King isn’t what it was, but it’s something. We all know what a king should be, but most of the time it isn’t that. Hannibal also means king of kings…

Does it?

Maybe. It could mean it somewhere. It could be that I just made that up.

One particular king in the more experimental electronic quarters is dBridge. He’s a fan of yours. Do you two know each other?

I don’t actually know him personally, no. Never have done. I’ve been led to believe that he became aware of me the same time everybody else did and, as it happened, was digging what I was laying down. I’m highly thankful, the man is a legend. Hey, who knows? If there’s a future after this, anything couldn’t happen…

We can tell from the sound of your music that there’s dubstep in your past somewhere. Where do you stand on the genre these days?

I don’t like to stand too close. Just on the side. Near enough to appreciate it, but perhaps near a fire exit, so I can crumple and roll out if needs be. Generally though, the tempo is inviting. If some of the classic sonic ideas are “not my jam,” as it were.

Was there a particular lightbulb or ‘eureka’ moment when you discovered the distinct sound that you have now as Hannibal Rex? 

It was when I stopped giving a shit and started making music that I actually should’ve been making since my own personal dawn of time.

We’re willing to bet the guitar was the first instrument you picked up with serious intent.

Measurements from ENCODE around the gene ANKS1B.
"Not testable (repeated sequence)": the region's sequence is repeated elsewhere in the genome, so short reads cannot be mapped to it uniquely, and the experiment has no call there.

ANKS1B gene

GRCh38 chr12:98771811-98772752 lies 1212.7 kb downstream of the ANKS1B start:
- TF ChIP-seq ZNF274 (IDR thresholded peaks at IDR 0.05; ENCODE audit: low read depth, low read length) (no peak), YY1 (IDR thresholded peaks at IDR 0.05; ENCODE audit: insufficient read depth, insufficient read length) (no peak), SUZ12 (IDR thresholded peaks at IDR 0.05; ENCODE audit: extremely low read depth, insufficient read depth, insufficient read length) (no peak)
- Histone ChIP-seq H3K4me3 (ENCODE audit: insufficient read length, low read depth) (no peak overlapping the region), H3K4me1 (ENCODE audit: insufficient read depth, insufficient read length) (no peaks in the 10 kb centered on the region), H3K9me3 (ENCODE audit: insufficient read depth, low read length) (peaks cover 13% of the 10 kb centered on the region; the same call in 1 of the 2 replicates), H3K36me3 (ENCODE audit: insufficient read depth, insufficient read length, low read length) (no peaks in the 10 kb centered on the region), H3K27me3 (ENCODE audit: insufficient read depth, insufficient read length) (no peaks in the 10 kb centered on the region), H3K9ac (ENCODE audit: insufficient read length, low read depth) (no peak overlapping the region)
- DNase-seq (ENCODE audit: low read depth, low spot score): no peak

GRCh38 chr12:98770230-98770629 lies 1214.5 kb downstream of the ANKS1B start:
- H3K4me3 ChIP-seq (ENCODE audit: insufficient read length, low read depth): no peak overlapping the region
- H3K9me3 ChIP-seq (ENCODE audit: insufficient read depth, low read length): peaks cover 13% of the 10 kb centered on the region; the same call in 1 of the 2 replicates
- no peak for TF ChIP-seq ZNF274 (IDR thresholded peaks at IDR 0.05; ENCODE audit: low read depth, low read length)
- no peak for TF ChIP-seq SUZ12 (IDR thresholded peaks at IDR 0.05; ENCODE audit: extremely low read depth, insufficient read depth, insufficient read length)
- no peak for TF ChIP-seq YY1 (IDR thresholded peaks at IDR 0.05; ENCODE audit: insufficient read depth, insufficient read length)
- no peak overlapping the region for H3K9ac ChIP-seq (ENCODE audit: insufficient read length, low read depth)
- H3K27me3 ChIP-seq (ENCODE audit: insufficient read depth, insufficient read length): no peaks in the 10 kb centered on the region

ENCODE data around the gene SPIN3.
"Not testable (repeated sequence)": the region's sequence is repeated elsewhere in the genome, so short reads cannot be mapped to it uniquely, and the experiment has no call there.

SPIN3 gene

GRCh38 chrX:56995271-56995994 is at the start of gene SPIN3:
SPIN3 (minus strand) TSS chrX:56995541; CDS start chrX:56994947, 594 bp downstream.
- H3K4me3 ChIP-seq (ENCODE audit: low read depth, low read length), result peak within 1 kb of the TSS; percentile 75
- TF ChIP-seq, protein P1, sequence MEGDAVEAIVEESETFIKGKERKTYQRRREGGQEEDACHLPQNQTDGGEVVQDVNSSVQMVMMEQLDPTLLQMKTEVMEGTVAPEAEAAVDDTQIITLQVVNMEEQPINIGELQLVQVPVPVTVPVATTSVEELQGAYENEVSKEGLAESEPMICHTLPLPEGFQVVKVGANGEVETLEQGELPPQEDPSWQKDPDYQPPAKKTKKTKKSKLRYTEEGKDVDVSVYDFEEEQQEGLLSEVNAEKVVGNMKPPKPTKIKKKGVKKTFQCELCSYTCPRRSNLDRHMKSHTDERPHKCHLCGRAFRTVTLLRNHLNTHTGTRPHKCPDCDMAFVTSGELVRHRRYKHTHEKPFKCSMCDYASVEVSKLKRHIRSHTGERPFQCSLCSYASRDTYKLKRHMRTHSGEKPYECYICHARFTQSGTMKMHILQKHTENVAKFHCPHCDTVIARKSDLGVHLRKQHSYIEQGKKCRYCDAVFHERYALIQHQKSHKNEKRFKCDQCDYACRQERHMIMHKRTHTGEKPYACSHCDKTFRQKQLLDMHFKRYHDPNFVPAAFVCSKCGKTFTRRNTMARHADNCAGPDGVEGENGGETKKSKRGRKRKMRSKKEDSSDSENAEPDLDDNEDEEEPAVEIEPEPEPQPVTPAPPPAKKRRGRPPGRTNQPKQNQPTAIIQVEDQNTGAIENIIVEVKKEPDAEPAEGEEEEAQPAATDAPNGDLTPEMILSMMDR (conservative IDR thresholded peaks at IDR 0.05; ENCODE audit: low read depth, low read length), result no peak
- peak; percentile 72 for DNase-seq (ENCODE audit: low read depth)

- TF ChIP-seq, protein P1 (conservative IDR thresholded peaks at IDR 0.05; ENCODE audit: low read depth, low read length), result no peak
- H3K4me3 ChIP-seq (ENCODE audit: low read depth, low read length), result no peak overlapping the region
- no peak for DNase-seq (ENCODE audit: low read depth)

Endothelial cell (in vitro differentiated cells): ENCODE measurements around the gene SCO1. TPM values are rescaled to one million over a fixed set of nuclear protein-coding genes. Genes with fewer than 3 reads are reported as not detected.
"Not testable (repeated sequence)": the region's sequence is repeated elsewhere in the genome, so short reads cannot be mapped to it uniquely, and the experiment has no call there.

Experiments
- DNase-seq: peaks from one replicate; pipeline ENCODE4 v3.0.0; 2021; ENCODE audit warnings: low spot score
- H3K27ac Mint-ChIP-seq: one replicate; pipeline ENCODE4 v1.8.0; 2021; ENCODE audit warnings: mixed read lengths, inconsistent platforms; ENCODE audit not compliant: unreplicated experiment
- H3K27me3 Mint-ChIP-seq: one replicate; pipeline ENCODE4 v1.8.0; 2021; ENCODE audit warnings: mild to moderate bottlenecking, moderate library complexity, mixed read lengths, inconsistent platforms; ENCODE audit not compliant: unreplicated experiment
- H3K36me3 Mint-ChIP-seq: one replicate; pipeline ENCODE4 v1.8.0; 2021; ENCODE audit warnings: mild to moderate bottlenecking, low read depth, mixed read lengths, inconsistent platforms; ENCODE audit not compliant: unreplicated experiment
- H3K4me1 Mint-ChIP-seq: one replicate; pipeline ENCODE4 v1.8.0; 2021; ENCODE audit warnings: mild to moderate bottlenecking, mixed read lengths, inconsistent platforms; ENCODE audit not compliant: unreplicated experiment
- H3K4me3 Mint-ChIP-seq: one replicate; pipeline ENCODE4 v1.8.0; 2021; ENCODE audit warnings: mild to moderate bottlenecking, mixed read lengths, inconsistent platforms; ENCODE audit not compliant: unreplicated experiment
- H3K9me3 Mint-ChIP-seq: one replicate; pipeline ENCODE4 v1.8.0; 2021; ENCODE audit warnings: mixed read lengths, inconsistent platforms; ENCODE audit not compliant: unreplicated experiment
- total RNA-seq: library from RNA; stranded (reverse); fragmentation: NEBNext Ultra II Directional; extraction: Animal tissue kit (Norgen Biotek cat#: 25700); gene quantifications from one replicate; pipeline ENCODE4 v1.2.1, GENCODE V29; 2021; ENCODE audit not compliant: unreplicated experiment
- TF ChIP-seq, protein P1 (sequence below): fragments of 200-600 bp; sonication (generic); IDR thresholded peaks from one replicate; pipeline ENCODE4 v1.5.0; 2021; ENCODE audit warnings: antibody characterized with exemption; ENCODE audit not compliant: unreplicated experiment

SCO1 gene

You would have lost a lot of money, then. I was a pioneer on the recorder from a young age, before pursuing a career in jazz flute, aged eight. After hitting up the smokiest joints this side of Swansea, I had to call it a day and moved on to the guitar when I was about 10.

Are you a natural singer? Or did that aspect take longer to develop?

I last sang when I was young, and it wasn’t for anything like this. I forgot about my voice for a good decade or so, communicating mostly through hand gestures and notebooks. I began writing a lot of poetry. Then, one day, I just remembered I did have a voice after all, and started recording some music.

Will we ever know your true identity?

This might as well be my true identity. As far as I know, very few people know me anyway, and aside from the potential disappointment of dozens, I just think there’s no point. Hannibal Rex is Hannibal Rex.

What’s next?

More. Plenty more. Some collaborative projects and remixes are popping up now. I’m always keen to work with others, as long as they have my level of impatience, and aren’t easily upset or put off. Another EP is due to be arriving on Kikuji later this year, something perhaps more soulful and touching on the light-hearted. Beyond that, I don’t wish to say. But it’s very much early days. Maybe one day I’ll get to leave this chateau and see the world again. Until then, I’ll just perch on the windowsill and play my guitar across this barren island. Thanks for the questions, I’m going now. But first, reader, high thanks for your time too. We don’t know what the future holds—but did we ever? Stay safe.